The SCOTUS confirmation hearings are showing us exactly who Republicans are
They'd love to turn back the clock... and the press wants to help them.
Against my better judgment, I decided to tune into the Senate confirmation hearings on Ketanji Brown Jackson’s nomination to the U.S. Supreme Court. It was… well… exactly what I thought it’d be.
Was there racism? Oh yes, there was. Were there “questions” (questions during these hearings tend to be a bit more in the “actually, I have more of a comment than a question…” variety) that signaled Republican plans for not only abortion but also LGBTQ rights. So that’s… fun,1 I guess?
Right off the bat, you had the official Twitter account of the GOP tweeting a GIF of Jackson. In it, her initials, “KBJ,” were crossed off and replaced with the letters “CRT.” This was meant to signify that Jackson was the embodiment of the boogeyman Republicans have been calling “critical race theory.” I’m sure that didn’t have anything to do with the fact that she’s Black. Sure, sure, sure. Right, right, okay.
During day two of the hearings, Sen. John Cornyn (R-TX) made abundantly clear what Republicans are going to target after they finish dismantling the right to abortion: marriage equality.
Cornyn repeatedly compared the court’s 2015 decision in Obergefell v. Hodges, which legalized same-sex marriage across the country, to Dred Scott v. Sandford, an 1857 Supreme Court ruling that stated that enslaved people were not citizens of the United States and should therefore not be provided with the rights and protections of citizens. By making this comparison, Cornyn was very clearly trying to argue that Obergefell was wrongly decided, as Dred Scott was, and should be overturned.
The Present Age is a reader-supported project. From now until the end of the month, I’m offering free 90 day trials to the premium-tier newsletter content. If you like it and think it’s worth paying for, that’s great. If you don’t think it’s worth paying for, just cancel the trial before the 90 days is up. Sound good? Click this link to get it:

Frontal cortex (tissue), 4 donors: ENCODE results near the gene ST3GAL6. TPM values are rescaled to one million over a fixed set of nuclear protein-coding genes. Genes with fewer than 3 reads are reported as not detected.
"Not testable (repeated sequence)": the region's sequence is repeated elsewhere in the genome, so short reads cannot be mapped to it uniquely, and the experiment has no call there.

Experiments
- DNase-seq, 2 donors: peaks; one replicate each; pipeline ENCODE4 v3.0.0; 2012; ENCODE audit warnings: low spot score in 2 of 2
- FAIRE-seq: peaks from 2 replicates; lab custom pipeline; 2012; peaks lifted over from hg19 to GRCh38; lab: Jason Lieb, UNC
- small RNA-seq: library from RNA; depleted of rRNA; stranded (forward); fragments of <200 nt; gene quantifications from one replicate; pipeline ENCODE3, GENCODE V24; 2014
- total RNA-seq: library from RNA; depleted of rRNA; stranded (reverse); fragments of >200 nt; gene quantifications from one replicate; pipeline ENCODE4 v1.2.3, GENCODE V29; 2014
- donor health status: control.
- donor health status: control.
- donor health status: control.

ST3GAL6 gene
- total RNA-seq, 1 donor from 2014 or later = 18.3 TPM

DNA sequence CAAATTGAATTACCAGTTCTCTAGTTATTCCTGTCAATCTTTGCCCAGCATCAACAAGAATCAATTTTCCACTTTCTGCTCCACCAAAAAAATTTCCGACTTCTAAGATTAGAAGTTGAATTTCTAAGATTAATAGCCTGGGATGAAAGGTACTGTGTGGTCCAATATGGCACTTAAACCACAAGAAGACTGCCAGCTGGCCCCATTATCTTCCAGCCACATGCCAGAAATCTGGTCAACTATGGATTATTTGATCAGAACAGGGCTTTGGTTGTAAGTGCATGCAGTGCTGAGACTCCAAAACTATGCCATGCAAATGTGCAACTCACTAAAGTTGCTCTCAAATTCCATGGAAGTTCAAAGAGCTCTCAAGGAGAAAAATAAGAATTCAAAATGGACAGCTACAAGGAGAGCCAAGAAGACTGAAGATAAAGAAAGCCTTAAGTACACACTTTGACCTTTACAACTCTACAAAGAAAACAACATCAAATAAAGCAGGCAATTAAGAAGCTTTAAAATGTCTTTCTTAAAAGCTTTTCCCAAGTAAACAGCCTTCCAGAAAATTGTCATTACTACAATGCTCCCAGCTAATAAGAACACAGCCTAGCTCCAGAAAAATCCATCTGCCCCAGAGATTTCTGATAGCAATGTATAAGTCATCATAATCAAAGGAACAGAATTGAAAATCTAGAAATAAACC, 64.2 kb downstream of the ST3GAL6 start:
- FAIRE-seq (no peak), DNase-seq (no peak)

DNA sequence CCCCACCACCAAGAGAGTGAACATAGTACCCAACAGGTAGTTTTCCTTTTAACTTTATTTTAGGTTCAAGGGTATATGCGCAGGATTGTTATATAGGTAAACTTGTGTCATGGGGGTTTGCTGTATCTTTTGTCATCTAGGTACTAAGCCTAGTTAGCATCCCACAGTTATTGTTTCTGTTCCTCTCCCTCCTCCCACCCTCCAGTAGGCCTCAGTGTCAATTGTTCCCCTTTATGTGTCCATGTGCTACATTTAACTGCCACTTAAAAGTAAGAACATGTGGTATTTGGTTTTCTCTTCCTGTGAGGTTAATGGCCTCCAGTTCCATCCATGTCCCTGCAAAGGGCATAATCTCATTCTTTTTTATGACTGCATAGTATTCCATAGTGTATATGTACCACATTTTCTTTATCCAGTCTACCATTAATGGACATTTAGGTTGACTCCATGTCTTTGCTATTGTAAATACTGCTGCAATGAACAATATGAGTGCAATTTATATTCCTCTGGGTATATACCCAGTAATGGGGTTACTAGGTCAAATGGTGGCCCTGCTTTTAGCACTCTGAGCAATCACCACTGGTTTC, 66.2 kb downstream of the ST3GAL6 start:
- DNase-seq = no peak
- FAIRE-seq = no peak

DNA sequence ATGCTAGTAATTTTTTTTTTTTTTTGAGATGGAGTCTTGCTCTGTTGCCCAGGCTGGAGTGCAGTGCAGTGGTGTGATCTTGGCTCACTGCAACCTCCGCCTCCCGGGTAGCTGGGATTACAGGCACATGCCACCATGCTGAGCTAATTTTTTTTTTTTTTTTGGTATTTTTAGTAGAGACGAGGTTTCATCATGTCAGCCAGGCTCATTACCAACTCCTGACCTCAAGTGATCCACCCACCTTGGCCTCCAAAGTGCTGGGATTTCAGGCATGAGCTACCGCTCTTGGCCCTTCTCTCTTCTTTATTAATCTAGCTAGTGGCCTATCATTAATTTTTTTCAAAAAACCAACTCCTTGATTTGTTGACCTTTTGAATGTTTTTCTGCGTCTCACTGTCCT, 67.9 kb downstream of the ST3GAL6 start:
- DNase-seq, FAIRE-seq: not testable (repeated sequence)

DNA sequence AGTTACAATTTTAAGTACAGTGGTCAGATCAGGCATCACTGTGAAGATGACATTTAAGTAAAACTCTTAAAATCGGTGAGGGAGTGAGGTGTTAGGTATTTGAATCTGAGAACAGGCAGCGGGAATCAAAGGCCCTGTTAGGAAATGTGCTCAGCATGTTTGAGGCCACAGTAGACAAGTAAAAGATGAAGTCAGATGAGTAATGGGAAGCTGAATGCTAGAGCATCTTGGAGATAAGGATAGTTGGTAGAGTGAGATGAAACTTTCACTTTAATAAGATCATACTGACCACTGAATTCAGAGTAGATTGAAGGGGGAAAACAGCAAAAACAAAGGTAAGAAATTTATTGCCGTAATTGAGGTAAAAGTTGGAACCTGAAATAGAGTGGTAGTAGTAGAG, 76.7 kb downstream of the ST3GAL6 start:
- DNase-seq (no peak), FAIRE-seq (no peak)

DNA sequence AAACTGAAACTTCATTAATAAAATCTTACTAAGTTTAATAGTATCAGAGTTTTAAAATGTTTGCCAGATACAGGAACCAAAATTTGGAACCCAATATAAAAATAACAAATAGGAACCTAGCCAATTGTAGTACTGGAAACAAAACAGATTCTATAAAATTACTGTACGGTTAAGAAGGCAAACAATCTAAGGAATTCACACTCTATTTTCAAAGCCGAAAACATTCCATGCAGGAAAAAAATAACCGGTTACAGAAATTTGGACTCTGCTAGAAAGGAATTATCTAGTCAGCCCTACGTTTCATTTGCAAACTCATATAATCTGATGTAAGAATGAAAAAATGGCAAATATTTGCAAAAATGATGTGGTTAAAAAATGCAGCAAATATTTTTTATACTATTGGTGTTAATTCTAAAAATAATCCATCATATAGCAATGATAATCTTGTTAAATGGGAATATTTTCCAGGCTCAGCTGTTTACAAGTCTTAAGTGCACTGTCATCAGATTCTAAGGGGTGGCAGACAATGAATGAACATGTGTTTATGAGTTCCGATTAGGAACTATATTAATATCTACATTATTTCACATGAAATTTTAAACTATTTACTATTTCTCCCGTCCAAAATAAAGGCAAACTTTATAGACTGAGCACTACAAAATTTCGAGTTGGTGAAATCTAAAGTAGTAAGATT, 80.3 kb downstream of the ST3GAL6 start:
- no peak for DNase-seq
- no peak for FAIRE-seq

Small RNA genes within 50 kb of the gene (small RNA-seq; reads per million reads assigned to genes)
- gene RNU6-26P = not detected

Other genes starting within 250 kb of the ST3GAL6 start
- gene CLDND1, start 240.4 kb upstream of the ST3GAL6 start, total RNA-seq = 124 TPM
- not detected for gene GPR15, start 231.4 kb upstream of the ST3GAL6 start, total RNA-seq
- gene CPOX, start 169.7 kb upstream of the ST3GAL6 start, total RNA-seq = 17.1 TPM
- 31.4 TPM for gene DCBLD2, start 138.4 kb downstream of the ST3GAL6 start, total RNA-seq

And then you had Sen. Marsha Blackburn (R-TN) arguing against Griswold v. Connecticut, a 1965 ruling that overturned a state law criminalizing birth control.
As Dean Obeidallah notes in a piece he wrote for MSNBC, Griswold is the basis of the idea that we have a “right to privacy” in the U.S. Griswold is the foundation for SCOTUS rulings on marriage equality (Obergefell), abortion (Roe), and anti-sodomy laws (Lawrence v. Texas).
Blackburn also tried to catch Jackson in a “gotcha” about trans people, asking Jackson to define the word “woman.” Blackburn asked this because the GOP goal is to create legal definitions of “man” and “woman” that exclude trans women in the definition of “woman” and trans men in the definition of “man.” Why? To create specific anti-trans carve-outs in nondiscrimination laws.
Define woman? One thing anti-trans people like to do to argue that trans women don’t actually belong to the category “women” is to point to the dictionary definition. “Ah ha! Adult female person!” they’ll say as they point to Merriam-Webster.
Okay, but then if you follow along to the definition of “female,” used here as an adjective as it was in the definition above, you get this.
Definition 1a includes the word “typically,” which makes clear that there are exceptions to that definition. Definition 1b lists one of those exceptions, which includes trans women. Here’s where the same people who point to the dictionary as the end-all, be-all of definitions will stomp around arguing that the definition isn’t right, isn’t complete, or is “woke” (another word that gets tossed around quite a bit without actually being defined).